• In April 2009, Evenflo expanded a December 2008 recall of Majestic High Chairs due to choking hazards and fall hazards. The first recall involved 95,000 high chairs, and was expanded to include an additional 90,000 defective high chairs. The backs on the high chair seats can tip backwards due to loose or missing screws, allowing children to fall. Since the initial recall, the company has received ten reports of children falling and suffering injuries including bumps and bruises, some to the head, some on other parts of the body, and minor abrasions. In all, 16 incidents have been reported in which seat backs have reclined, fallen, or become detached. The company has also received 145 reports of screws falling out, which poses not only a fall hazard but a choking hazard. In one reported incident a child was found mouthing loose screws and screw caps. The model numbers for this expanded high chair recall can be found on a sticker on the seat back and include: 3001395, 3001395A, 3001604, 3001700, 3001713, 3001713A, 3001730A, 3001732, 3001733, 3001742, 3001742A, 3001756, 3001821A, 3001840A, 3001845, 3001848, 3001852, 3001932, 3002719, and 3003845. The recalled high chairs were sold from January 2007 through March 2009 nationwide at children’s product stores and mass merchandise retailers including Toys“R”Us, Babies“R”Us, Walmart.com, and Burlington Coat Factory.
  • After more than 600 incidents of handles releasing and over 100 injury reports, Evenflo recalled certain Embrace Infant Car Seat/Carriers in May 2007. About 450,000 units were recalled because the carrier handle can release unexpectedly, allowing babies to fall to the ground. Of the 679 reports of handles detaching, 160 involved injuries to infants, including a fractured skull, two concussions, cuts, scrapesand bruises. The Embrace Infant Car Seat/Carriers affected by this recall include model numbers beginning with: 317, 320, 397, 398, 540, 548, 549, 550, 556, 597, 598 or 599. These numbers are located on the bottom of the carrier. The recalled carriers and car seats were sold from December 2004 through September 2006 as single carriers or in a carrier-stroller combination at department and children’s stores nationwide. Parents and caregivers should not use the handles until a repair kit has been installed, however the product still functions safely as a car seat.
  • The company recalled 364,000 portable wooden Evenflo and Gerry brand cribs due to a fall hazard in January 2003. The recall involved crib mattresses that could fall through the mattress support platform if certain crib hardware was not sufficiently tightened. The recall was prompted by 41 reports of mattresses falling through cribs to the ground, and 17 of those incidents involved children who suffered bumps, scratches and bruises. The portable wooden cribs are smaller than typical baby cribs. Many were sold under the Gerry brand name. Model numbers are located on the mattress platform and include: 8212 8222 8232 8242 8252 8282 8301 8302 8311 8312 8321 8322 8331 8332 8341 8342 8351 8352 8381 8382 8512 8522 8532 8542 8552 8582 8712 8752. Parents and caregivers should stop using the cribs immediately and call the company for a free upgrade kit.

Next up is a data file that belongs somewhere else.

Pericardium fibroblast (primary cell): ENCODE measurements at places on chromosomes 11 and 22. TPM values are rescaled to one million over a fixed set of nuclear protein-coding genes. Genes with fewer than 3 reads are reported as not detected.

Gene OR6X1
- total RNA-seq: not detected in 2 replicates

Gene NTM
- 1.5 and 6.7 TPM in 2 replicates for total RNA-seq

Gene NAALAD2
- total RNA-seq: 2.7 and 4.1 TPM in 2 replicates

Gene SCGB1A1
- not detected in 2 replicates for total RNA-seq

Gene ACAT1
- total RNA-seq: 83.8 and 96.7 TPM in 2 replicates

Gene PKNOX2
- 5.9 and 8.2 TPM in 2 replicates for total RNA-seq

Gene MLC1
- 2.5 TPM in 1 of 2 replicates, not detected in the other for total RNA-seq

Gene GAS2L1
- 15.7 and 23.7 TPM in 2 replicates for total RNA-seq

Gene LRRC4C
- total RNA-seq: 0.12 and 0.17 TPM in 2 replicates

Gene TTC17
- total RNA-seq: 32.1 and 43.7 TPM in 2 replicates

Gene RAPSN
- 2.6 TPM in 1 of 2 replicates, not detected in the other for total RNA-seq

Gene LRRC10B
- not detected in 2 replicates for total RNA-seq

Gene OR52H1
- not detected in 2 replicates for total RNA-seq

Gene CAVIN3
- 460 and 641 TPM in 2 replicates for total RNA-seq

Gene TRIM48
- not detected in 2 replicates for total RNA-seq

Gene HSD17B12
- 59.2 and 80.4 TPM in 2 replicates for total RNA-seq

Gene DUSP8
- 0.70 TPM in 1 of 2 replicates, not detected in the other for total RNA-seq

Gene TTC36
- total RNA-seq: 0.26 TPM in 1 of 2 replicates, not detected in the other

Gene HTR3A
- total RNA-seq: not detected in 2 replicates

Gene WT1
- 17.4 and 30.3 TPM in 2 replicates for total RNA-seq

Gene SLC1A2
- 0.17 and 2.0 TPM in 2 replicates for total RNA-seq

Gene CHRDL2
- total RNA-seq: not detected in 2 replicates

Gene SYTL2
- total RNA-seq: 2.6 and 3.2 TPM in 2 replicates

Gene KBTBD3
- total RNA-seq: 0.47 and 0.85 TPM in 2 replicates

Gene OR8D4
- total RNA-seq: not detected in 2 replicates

• In May 2001, the company recalled about 3.4 million Joyride infant car seat/carriers because the handles could release unexpectedly and cause babies to fall to the ground. The company received 97 reports of injuries including fractured skulls, concussions, a broken leg, scratches and bruises. In all, there were 240 reports of handles releasing.  The model numbers affected by the recall begin with 203, 205, 210, 435 or 493, and are located underneath or on the side the car seat/carrier. The recalled carriers, which are gray or white plastic with various types of seat pads, were sold alone or as Travel Tandem sets with matching strollers. Mass merchandise, major discount, and juvenile product stores sold the car seat/carriers from 1988 through 1998.
  • About 20,500 Home Décor Swing wooden baby gates were recalled in 2001 after receiving nine reports of children falling down stairs after the gates broke. Three of these children suffered bumps and bruises to head and body; one child had a loose tooth after falling down the stairs, and one child mouthed broken pieces of the gate but did not choke. The defective baby gates have plastic mounting hardware that attaches to the wall that can break, which is the defect that has allowed the wooden gates to unlatch, and also poses a choking hazard for small children. The gates have wooden spindles and come in oak or cherry finishes. Model number 155⅚ is included in the recall. This number can be found on a label on the bottom of the gate. These gates were sold in catalogs, department stores, and children’s product specialty stores from June 1999 through September 2001. Read more: Evenflow Gate Recall Lawsuit.